In Maharashtra, you risk sedition charges for criticising politicians

  • HT Correspondent, Hindustan Times, Mumbai
  • Updated: Sep 09, 2015 11:16 IST

A Maharashtra home department circular laying down guidelines for the police to invoke charges of sedition hasled to criticism that it’s a move to muzzle public opinion. One of the provisos is that the charge of treason can be invoked if criticism of politicians or public servants, in their capacity as representatives of the government, is seen as causing hatred or contempt.

The circular was issued last week after the government had submitted in the Bombay high court, in the case related to sedition charges against cartoonist Aseem Trivedi in March this year, that it would lay down guidelines for invokingsection 124 A of the Indian Penal Code. Trivedi was arrested in Mumbai on September 9, 2012, for sedition after a case was filed against him in Beed on the charge that his cartoons denigrated parliament and other national symbols. The court has set Trivedi free saying his cartoons did not incite violence and only expressed anger at the state machinery.

The Congress, the Nationalist Congress Party and the Maharashtra Navnirman Sena have termed the guidelines regressive, saying they will be used to stifle valid criticism of the government, its ministers, ruling party legislators and officials. Their worry is that the guidelines are open to interpretation by the police and this could led to their misuse.

State home secretary KP Bakshi told HT: “Criticism against the policy of the government and the elected representatives does not attract the provision of this section [IPC section 124 A] but defamatory statements against politicians may attract action.”

The circular states that if words or signs or representations by someone causes hatred, enmity, contempt, disloyalty against government, and can “also be an incitement to violence or intends to cause public disorder”, charges of treason can be invoked. The circular, however, clarifies that comments expressing disapproval against government with a view to obtain change in government by lawful means cannot be seditious. It also states that vulgarity and obscenity by itself should not be taken into account for this charge.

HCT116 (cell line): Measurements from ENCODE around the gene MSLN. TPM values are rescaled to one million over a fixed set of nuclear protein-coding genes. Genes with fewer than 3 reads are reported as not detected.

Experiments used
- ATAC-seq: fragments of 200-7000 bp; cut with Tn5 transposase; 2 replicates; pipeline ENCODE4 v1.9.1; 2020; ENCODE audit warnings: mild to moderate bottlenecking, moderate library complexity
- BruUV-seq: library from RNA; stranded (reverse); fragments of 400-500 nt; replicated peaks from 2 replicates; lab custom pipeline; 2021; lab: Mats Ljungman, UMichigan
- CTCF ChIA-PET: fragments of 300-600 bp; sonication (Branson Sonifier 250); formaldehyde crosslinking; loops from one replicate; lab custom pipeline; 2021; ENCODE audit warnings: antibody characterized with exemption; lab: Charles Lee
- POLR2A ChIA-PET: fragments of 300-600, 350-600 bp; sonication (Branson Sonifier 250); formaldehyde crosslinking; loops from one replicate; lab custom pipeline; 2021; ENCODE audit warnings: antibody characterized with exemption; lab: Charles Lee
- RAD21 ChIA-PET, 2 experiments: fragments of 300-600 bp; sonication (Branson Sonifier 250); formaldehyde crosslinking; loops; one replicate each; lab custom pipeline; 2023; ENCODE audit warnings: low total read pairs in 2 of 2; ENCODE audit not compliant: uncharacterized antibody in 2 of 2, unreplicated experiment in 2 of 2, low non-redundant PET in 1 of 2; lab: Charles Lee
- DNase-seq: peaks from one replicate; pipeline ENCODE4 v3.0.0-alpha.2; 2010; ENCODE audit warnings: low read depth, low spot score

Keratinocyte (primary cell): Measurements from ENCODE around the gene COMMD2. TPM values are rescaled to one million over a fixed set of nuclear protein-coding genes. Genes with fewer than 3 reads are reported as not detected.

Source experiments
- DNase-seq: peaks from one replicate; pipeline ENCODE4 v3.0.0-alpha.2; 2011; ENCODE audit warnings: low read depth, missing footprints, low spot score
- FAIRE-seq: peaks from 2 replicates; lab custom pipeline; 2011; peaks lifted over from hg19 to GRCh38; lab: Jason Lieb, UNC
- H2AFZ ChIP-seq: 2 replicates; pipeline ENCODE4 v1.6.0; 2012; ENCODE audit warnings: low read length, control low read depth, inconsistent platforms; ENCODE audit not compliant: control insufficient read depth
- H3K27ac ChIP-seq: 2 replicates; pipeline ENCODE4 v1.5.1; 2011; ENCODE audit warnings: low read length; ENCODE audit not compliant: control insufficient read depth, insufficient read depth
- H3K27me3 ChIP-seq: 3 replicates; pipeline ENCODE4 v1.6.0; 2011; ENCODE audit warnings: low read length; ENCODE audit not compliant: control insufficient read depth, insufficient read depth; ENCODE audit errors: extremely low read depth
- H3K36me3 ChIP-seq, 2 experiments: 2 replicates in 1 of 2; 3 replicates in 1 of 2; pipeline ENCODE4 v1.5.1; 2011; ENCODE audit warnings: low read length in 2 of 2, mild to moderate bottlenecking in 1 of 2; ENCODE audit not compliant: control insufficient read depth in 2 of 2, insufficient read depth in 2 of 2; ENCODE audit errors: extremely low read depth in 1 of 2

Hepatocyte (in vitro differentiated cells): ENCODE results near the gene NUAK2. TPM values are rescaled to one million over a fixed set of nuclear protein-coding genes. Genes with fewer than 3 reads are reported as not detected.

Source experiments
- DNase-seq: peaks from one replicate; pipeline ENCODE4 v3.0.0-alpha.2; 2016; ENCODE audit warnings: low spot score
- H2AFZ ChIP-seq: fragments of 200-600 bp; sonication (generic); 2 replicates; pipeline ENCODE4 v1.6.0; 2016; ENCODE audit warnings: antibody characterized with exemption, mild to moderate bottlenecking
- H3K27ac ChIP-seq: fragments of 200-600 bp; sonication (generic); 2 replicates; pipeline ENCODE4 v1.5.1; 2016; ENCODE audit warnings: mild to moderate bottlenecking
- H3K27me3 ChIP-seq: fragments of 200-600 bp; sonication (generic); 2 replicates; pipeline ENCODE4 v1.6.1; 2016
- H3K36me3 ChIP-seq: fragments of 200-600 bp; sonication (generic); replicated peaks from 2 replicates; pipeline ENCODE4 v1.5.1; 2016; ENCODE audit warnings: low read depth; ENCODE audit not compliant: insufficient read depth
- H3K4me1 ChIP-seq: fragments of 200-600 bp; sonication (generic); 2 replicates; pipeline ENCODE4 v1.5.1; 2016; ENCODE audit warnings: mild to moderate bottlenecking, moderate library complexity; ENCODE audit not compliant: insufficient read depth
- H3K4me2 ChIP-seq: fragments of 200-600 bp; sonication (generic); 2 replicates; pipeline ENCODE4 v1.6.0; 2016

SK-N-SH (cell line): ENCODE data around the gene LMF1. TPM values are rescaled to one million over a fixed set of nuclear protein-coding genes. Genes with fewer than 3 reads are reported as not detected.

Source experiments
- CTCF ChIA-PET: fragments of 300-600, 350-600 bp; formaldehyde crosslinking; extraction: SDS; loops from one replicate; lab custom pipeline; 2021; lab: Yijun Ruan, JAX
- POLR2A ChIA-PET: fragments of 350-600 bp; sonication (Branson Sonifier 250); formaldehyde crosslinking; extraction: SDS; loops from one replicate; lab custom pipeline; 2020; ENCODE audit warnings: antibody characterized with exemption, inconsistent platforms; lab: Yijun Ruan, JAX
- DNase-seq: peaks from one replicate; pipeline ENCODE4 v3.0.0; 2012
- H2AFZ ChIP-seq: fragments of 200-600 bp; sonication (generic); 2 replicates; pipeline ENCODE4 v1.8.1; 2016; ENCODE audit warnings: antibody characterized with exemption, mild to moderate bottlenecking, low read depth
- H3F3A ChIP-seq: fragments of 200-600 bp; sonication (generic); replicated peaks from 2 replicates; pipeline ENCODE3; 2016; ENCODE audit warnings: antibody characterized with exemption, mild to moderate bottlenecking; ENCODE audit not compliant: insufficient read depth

The home department has defended the circular claiming that it was issued in accordance with the high court order.

Mihir Desai, the lawyer who defended Trivedi, said: “The high court order had included the submission made by the Advocate General then that certain guidelines, via a circular, would be issued to the police for invoking sedition charges. But the guidelines have not been issued by the court.’’

He said, “These conditions must obviously be read in conjunction with each other especially with regards to inciting violence, public disorder. But, one can’t say how the government or a police officer will interpret this circular. If it is selectively interpreted then it can be challenged in the court.’’

The home department in a press release clarified its stance late in the evening. It said: “Advocate General had submitted [in the high court] that guidelines would be issued to the police for invoking charges under section 124 (A). These guidelines as submitted before the court have just been translated into Marathi in the circular. Criticism against government made through legal methods will not attract sedition.”

But critics of the circular ask who is to guarantee that a stinging denigration of a state minister via a tweet or a meme will not be interpreted as leading to disloyalty and enmity against the ruling government and inciting public disorder. They saysection 124 A should be done away with.

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